I had a quiet chat with Philippe Gilbert at the back of the peloton one day about my life, then his, rode back from the finish with Thor Hushovd and he said ‘I like your jersey’, I said ‘I don’t’, and he said ‘Ha, well I don’t like mine either!’, and had Fabian Cancellara lean over the table at breakfast and ask me to pass the muesli. I saw Peter Sagan move through the peloton like a barracuda through prey and thought to myself ‘He’s maybe the best bike handler I’ve ever seen‘, turned out he was . It took me until the last day of Qatar to stop waking up genuinely feeling as though that day would be my last, my stomach one giant knot, terrified of the sheer speed we were riding at, the closeness of the peloton, the toughness I felt around me from these battle-hardened men, then when I didn’t get dropped in the first tour, I started to have the best f*****g time of my life in Oman, where I suddenly realised that yes, they were younger, they were more experienced, they may have been better (some of them anyway 😉 ), but they weren’t dropping me and ByHolyF**k I was gonna finish two of these damn things…
Two months later I went on to win the 2.1 Tour de Taiwan Points Classification (2012) despite not being a sprinter, but by breaking away on 4 of the 7 days, huge mad breakaways where I had a blast, feeling stronger than I have ever done thanks to the mad months of racing beforehand.
I got 2nd on the GC at the 2012 Tour de East Java and 3rd on Stage 1 of the Tour of Brunei, where I was on my way to another top 5 GC finish until food poisoning struck and left me with my face slapped up against the toilet tiles for 5 hours. The biggest overall win of 2012 was at the Hong Kong Cycling Classic in October.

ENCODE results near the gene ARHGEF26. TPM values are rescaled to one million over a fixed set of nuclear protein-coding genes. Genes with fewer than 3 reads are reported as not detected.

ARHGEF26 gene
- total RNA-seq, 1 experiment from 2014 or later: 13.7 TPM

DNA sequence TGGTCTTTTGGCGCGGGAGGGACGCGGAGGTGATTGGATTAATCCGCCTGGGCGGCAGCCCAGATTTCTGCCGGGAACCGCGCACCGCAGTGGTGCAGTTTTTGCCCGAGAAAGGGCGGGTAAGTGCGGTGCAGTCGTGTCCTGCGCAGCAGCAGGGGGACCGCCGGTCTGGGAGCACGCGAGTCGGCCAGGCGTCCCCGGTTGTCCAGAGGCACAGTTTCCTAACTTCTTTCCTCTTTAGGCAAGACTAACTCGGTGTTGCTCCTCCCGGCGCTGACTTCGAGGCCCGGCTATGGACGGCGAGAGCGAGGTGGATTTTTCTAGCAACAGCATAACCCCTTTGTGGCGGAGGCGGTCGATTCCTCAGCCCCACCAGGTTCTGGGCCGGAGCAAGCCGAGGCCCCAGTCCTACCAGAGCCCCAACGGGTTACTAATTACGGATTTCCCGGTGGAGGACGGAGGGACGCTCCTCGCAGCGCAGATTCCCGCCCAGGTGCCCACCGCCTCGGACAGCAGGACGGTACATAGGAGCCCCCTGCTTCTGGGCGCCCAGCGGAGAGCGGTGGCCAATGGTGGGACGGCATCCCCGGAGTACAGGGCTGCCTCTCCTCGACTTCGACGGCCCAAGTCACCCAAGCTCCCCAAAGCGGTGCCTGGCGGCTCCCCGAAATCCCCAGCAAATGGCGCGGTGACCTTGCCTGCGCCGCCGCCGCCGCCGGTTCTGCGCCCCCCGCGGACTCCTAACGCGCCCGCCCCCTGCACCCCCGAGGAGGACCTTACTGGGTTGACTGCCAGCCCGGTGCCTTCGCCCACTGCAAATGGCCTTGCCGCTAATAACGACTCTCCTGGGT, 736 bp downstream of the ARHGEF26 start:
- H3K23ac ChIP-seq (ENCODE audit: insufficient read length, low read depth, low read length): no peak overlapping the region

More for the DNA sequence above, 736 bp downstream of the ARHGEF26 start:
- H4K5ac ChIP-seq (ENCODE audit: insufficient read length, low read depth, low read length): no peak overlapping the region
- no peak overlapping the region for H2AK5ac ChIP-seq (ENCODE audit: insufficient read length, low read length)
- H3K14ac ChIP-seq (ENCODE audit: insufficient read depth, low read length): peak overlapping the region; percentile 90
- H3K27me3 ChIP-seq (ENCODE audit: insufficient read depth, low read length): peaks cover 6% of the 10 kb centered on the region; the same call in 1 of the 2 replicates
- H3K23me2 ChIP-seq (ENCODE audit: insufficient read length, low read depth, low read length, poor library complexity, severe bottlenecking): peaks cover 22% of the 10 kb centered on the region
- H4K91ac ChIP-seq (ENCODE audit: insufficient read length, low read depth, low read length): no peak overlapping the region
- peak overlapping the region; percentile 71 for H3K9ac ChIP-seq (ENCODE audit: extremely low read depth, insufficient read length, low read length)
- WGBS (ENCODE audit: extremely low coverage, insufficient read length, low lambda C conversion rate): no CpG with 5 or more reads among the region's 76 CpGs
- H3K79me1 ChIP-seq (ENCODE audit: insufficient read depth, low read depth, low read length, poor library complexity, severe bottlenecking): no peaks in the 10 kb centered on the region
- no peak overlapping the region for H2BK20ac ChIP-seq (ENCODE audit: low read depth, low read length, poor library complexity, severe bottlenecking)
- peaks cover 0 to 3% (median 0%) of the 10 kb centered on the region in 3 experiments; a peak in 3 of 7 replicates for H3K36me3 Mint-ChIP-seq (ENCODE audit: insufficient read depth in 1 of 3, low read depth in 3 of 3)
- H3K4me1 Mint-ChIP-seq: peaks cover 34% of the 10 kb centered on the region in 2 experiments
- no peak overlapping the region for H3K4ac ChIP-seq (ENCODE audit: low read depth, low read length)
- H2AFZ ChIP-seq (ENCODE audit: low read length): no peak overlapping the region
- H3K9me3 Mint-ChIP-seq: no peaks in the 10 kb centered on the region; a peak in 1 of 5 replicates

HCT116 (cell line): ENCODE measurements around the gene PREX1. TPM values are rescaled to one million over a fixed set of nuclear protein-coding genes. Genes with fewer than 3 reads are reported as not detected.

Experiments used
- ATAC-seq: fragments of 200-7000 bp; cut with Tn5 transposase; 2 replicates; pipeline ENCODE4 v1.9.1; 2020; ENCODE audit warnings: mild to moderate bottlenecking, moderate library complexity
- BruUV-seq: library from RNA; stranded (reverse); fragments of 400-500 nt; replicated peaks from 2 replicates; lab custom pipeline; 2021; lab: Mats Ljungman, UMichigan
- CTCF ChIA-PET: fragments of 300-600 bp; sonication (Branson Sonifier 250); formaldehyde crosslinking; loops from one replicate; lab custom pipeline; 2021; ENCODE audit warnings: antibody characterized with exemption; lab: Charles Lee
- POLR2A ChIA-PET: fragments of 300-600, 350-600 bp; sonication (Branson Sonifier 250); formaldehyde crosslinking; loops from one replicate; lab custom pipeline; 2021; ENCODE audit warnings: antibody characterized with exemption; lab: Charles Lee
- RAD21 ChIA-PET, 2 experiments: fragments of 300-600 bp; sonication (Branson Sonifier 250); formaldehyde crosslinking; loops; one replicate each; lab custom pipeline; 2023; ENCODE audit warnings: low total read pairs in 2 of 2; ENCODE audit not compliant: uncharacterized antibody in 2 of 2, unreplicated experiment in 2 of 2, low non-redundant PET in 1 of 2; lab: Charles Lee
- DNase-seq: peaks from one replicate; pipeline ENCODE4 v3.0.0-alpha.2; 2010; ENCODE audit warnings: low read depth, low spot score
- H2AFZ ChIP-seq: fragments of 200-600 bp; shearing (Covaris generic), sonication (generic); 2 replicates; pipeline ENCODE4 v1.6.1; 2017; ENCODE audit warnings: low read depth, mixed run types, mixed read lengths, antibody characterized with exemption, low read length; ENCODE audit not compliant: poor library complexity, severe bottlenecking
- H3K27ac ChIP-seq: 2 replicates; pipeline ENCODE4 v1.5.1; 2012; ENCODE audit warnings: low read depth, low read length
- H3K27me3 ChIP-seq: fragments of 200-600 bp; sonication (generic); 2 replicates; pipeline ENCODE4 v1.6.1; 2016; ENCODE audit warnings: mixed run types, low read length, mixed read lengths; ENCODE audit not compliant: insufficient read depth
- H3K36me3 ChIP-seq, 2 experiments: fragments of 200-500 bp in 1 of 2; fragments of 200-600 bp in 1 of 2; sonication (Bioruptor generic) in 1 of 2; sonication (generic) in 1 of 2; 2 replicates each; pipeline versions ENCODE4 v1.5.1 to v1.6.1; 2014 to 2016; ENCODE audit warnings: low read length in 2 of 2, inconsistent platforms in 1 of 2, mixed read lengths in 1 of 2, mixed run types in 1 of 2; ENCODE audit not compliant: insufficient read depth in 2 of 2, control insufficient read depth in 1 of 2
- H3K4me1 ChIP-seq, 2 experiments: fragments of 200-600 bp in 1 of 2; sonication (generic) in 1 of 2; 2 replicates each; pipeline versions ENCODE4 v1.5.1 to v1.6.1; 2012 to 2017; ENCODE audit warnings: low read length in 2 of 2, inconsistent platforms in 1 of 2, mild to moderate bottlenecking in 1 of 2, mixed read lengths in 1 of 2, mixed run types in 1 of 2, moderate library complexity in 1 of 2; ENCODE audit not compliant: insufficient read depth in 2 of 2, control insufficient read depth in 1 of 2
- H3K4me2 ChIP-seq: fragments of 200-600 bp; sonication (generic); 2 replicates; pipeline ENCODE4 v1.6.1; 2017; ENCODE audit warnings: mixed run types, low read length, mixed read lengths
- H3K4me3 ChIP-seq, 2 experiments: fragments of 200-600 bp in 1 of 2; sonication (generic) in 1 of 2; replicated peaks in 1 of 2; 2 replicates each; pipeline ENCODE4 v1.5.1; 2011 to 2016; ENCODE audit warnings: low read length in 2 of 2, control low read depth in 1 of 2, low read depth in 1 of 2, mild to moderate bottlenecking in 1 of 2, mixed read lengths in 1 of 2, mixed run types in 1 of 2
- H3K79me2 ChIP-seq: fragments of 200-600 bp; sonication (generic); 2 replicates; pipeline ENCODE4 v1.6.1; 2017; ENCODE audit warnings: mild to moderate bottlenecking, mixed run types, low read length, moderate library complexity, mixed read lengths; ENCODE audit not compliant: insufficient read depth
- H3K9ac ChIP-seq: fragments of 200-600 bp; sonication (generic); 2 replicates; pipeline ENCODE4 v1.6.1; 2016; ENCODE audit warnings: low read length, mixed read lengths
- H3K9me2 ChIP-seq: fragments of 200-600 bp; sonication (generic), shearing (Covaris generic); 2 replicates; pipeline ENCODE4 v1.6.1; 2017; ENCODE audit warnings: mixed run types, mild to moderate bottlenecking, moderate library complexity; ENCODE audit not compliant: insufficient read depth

Between 2013- 2016 I rode as an elite amateur after competing in my last UCI race (sick of team politics), which was the Tour de Taiwan in 2012. I managed a GC win at the Tour of Friendship the following year, then eventually went off-road, finally getting back on an MTB after a a whopping 24 years off. I trained on it for two weeks then went and did an easy little race to ease back in, the 7-day, 1000km Mongolia Bike Challenge.
I competed in another 4 MBC’s with an odd Trans Alpe thrown in and went on to become the Communications Manager for the MBC, attending 6 editions in total. I’m currently the Comms Director for the Taiwan Cyclist Federation and the Taiwan KOM Challenge, inviting the pro riders such as Marianne Vos and her team, Vincenzo Nibali and Cadel Evans here along with media such as Global Cycling News.
I retired from racing at the end of 2016 and so far don’t miss it. But you never know, last time it was 19 years off before The Comeback 1.0, maybe I’ll get back to it sooner next time…
It’s been quite a ride, I got lucky in being able to come back but I also know I worked for it.
Thank you for reading, thank you for visiting, and thank you for riding. No matter what the bastards get up to, we must remember – this will always be our sport – not theirs – ours.
1st Singapore National Time Trial Championships
1st Overall GC Tour of Friendship
1st Tour of Friendship (Thailand) Prologue ITT
1st Rosso Cycling Championships, Taiwan
1st Tatajia 55km Hill Climb, Taiwan
1st Taiwan Cycling Championships Stage 5
2nd Tour of Friendship Stage 5
3rd Tour of Friendship Stage 3
3rd Tour of Friendship Stage 4
5th Stage 7 Mongolia Bike Challenge (MTB)
1st UCI 2.1 Tour of Taiwan Points Classification
1st Hong Kong Cycling Classic Criterium
2nd Overall GC UCI 2.2 Tour of East Java 2012
3rd UCI 2.2 Tour of Brunei Stage 1
5th UCI 2.2 Tour of East Java Stage 2
SURVIVED! The Tour of Qatar & the Tour of Oman!
1st Singapore National ITT Championships
1st Taiwan Cycling Club Series Championships, Stage 1
1st Yilan Classic Road Race
3rd Overall GC Tour of East Taiwan
3rd Stage 2 Tour of East Taiwan
1st Singapore National Road Race Championships
1st Kisamura Two-Day, Japan
1st Kurume County Century Road Race
2nd GC Tour of East Taiwan
3rd Tour of East Taiwan Stage 2